If you live in black-and-white thinking, there is absolutely no way to make sense of sexual betrayal and words that confess, “Even though I’m looking at pornography or I’ve had an affair, I have always loved you.” The problem is that most of the world does live in an all-or-nothing mindset. You are either good or bad, right or wrong, truthful or untruthful, faithful or unfaithful. There is one-right way and there is one-right answer with no room for complexity. Black-and-white thinking is a confining way to live and it leads to judgments about people and situations that simply are not true.
Living in the both/and—or ‘ampersand truth’—allows us to accept the paradox of several truths that appear to be contradictory. The Bible is full of ampersand situations: Nehemiah was sad and scared AND with the support of King Artaxerxes, courageously traveled to his homeland; the woman at the well lived a promiscuous life AND was chosen to deliver the first declaration of Jesus’ presence; the Jewish people sought the Promise Land with great gratitude AND were frustrated and angry with struggles of their new life; Jesus himself was both divine AND human. The both/and theology permeates the lives of Biblical characters as it does our lives.
It is in embracing the ampersand that it is possible to accept the truth that your husband has betrayed you AND he has loved you, too. This was a most difficult concept for me to embrace in the early days of discovery of my husband’s betrayal. I simply could not make sense of this concept. I did not have the capacity to compartmentalize these two diametrically opposed behaviors.
With greater education about trauma and addiction, I learned how the brain can literally ‘dissociate’ and close off certain memories or behaviors while others take over. I learned that pain, fear, and anger can distract one temporarily from healthy behaviors to choose behaviors to comfort and survive. I slowly began to believe that a life of betrayal is complicated—not black-and-white. When my worldview expanded to include other possibilities to my simple and legalistic thinking of the past, I could take in the both/and truths of Mark’s behaviors: he did love me AND he was medicating some extraordinary pain with some very unhealthy, sinful behaviors.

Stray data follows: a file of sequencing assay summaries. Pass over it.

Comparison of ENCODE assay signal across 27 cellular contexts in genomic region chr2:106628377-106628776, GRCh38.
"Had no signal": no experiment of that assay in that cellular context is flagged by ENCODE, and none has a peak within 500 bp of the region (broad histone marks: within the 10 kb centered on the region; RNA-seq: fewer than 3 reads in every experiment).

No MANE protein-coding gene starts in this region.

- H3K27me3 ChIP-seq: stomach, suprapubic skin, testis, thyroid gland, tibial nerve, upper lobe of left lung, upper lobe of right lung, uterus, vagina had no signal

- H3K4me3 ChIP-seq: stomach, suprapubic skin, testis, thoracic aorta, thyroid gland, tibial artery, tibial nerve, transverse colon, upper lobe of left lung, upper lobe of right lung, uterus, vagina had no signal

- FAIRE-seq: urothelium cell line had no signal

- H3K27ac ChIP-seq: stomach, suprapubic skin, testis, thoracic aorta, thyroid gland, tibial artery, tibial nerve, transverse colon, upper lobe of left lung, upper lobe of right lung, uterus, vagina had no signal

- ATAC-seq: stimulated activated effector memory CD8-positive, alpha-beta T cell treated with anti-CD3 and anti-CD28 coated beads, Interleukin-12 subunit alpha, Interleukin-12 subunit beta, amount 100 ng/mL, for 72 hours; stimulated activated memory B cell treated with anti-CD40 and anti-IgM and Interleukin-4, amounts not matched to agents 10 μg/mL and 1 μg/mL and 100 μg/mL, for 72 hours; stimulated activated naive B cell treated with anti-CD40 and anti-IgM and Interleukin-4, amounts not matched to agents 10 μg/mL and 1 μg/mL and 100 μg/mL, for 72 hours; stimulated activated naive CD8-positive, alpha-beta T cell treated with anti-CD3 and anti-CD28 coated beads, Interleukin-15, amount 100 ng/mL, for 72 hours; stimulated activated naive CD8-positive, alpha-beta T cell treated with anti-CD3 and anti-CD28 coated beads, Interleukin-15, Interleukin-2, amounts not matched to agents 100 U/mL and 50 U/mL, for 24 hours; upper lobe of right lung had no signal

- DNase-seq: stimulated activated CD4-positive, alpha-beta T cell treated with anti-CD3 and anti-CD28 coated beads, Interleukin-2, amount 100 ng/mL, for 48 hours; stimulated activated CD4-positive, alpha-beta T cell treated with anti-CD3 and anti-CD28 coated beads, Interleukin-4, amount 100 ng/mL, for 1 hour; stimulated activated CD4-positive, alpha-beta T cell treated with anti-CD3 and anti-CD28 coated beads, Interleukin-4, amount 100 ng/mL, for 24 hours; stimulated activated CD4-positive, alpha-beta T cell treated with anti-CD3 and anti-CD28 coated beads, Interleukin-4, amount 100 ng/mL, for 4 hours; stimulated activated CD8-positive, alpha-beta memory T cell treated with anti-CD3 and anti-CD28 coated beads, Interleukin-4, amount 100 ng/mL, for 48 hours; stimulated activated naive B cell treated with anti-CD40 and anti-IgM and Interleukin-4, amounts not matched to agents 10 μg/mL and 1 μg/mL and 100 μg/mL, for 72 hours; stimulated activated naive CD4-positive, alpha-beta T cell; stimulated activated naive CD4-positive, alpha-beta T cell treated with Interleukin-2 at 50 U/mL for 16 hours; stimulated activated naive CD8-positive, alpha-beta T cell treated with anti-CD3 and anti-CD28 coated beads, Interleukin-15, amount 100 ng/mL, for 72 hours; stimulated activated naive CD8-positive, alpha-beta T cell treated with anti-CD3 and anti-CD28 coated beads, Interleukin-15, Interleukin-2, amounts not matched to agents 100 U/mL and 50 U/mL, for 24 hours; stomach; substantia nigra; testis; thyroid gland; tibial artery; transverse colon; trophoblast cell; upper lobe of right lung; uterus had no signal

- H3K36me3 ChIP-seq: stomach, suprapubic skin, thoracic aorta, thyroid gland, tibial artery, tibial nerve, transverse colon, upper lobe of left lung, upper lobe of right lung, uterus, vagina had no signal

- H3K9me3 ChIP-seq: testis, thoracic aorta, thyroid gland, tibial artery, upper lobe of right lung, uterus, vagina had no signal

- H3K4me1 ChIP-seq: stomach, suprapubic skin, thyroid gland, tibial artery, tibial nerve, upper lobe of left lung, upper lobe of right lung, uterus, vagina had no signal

I don’t believe we have the capacity to change our thinking patterns by ourselves. Too often I counsel women who want to figure out all of this pain and lead better lives by reading numerous books, studying Scripture and praying alone, or finding one best friend to talk to. I don’t see much change in their lives. What I do observe is that women who find safe women on similar journeys and commit to professional help slowly begin to broaden their worldview of black-and-white thinking. They explore other possibilities and practice talking about their conflicting thoughts and emotions. They experience the acceptance of others even when they share their confusion.
I also know that embracing ampersand thinking was what led me to stay with my husband. What I knew was that I was in tremendous pain from Mark’s infidelity AND I truly loved him. Speaking up about that pain and getting support allowed me to hold the tension of both truths—and to choose to stay and work toward a new life of faithfulness with Mark. I pray for any of you who are living in the tension of two truths that you will find safe people who will help you explore the “both/and”—the ampersand. Choose the opportunity to live in deeper truth and relationship with others by living an ‘ampersand’ life!